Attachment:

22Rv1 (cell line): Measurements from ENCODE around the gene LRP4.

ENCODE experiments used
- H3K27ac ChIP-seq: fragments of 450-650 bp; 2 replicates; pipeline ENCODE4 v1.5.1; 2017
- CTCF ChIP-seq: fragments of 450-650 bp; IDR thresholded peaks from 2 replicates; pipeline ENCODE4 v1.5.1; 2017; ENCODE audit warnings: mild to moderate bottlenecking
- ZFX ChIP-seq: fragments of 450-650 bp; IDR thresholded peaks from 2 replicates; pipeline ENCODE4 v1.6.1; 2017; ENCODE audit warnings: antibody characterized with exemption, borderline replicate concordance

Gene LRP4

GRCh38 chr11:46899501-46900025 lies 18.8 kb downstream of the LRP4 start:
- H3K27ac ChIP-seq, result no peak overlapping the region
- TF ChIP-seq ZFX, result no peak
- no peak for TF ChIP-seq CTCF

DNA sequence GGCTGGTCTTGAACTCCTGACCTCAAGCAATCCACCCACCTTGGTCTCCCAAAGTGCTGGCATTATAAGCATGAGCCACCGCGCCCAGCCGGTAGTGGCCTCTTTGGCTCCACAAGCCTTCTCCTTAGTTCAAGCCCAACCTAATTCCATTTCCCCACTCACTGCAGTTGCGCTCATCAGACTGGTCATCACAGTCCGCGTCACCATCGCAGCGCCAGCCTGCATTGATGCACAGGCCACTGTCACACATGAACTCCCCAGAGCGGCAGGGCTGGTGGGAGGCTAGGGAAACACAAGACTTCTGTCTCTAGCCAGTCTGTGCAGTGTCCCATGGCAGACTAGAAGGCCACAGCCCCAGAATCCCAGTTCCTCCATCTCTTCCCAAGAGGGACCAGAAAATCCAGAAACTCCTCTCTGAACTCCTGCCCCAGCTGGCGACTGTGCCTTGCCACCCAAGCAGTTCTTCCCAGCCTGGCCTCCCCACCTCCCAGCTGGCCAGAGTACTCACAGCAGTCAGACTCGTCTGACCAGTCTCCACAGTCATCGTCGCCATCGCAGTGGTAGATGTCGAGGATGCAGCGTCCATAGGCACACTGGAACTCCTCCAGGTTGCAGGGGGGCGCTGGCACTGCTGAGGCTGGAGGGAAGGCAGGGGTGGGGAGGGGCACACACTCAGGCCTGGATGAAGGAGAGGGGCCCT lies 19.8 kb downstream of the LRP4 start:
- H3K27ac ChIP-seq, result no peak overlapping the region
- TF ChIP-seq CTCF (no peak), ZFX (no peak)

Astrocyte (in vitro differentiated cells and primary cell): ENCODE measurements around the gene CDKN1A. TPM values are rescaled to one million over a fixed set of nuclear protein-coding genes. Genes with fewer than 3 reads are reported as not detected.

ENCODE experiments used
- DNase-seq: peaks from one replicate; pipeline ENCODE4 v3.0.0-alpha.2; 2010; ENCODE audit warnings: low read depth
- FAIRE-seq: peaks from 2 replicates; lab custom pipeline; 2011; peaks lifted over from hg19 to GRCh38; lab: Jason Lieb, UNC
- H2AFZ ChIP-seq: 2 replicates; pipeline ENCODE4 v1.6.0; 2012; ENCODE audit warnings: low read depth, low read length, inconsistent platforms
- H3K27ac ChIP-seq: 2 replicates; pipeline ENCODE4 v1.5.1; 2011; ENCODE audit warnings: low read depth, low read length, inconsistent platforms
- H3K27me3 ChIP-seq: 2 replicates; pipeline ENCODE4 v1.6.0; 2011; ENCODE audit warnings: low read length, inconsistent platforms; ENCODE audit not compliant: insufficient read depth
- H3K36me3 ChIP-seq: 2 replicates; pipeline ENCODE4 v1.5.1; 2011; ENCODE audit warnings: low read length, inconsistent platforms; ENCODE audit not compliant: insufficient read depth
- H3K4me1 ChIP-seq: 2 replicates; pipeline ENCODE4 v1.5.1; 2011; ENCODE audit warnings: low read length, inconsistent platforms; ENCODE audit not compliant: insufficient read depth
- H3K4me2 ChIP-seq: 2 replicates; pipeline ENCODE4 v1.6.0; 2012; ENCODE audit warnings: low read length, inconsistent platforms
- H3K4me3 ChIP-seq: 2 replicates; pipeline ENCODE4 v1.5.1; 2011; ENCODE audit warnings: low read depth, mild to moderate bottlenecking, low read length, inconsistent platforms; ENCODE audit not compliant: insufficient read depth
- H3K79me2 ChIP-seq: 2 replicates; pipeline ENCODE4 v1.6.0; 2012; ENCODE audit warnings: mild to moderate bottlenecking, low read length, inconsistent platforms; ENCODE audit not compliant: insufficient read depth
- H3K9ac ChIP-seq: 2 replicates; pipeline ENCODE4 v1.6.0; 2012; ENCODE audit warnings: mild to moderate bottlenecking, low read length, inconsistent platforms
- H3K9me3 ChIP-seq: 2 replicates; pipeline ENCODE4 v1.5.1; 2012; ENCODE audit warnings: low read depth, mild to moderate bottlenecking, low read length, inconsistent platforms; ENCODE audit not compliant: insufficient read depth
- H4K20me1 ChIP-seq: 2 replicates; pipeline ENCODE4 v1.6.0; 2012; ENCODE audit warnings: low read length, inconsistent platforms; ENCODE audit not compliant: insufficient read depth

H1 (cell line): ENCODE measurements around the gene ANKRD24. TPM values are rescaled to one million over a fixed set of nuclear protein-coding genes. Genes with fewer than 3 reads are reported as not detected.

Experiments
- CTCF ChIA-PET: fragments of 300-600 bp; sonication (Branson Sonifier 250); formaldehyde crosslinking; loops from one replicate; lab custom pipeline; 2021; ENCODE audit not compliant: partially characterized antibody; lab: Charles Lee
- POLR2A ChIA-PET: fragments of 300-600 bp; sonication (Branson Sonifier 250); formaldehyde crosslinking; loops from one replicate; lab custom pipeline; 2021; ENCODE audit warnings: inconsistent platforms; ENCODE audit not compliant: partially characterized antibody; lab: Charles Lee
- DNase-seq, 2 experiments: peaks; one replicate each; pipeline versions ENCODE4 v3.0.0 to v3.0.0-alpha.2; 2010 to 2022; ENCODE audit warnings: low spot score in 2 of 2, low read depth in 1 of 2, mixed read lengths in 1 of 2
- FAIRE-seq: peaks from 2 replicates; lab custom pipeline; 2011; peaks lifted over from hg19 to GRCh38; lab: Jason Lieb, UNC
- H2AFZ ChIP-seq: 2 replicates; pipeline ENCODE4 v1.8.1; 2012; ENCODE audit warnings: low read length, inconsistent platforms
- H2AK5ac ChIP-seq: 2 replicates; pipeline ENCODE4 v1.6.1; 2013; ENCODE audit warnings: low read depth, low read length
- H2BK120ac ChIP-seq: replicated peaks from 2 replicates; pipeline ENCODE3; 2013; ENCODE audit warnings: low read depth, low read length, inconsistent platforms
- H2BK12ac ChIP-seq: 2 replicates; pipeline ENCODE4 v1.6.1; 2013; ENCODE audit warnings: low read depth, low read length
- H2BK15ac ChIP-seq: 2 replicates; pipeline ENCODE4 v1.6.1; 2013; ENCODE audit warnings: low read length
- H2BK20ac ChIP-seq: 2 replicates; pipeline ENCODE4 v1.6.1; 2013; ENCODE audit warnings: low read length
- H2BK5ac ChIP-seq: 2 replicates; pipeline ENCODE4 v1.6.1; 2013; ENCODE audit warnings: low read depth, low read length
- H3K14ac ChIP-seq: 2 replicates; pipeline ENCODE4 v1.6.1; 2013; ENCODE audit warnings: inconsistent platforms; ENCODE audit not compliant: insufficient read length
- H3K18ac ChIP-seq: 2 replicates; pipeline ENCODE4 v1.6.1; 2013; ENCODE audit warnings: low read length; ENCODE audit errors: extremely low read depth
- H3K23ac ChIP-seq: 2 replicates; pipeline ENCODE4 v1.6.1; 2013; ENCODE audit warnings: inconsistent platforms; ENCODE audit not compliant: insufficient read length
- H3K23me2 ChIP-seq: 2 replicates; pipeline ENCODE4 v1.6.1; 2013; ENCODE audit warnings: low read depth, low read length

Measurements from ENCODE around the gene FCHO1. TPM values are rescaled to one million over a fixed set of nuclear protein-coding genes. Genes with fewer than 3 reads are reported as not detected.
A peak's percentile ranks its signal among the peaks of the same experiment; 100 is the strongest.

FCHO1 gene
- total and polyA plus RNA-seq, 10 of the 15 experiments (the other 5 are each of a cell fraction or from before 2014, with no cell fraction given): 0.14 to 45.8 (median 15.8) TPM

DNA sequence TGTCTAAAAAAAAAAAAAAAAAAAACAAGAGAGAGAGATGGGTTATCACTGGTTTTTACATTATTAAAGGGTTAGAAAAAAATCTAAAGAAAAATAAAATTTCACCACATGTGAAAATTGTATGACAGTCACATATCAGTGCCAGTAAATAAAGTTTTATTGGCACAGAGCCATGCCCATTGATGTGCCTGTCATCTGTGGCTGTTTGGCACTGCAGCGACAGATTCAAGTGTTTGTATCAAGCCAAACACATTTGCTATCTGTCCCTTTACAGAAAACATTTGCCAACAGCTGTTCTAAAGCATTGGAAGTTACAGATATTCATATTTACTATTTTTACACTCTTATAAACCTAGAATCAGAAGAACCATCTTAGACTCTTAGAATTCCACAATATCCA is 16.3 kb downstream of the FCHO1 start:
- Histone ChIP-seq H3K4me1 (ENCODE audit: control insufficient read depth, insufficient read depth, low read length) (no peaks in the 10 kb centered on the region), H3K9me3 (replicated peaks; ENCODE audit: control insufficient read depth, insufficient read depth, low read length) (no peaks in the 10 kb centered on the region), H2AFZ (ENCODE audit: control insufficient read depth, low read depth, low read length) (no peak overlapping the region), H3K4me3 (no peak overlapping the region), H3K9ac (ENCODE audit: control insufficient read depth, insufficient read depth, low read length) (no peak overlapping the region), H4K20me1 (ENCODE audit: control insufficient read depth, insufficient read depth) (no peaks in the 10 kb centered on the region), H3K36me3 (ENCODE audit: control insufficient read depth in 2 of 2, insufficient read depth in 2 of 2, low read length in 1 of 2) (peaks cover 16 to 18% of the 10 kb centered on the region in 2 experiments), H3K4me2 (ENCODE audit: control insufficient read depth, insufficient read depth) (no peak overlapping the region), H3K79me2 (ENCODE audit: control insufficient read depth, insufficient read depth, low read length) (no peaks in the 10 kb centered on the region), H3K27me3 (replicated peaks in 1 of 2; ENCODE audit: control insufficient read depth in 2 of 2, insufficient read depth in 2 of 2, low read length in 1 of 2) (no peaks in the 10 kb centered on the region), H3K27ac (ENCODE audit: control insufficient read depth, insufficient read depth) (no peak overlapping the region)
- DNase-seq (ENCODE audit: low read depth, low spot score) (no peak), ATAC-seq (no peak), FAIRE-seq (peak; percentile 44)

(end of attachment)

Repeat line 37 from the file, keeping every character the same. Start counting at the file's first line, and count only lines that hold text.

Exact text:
- H2BK120ac ChIP-seq: replicated peaks from 2 replicates; pipeline ENCODE3; 2013; ENCODE audit warnings: low read depth, low read length, inconsistent platforms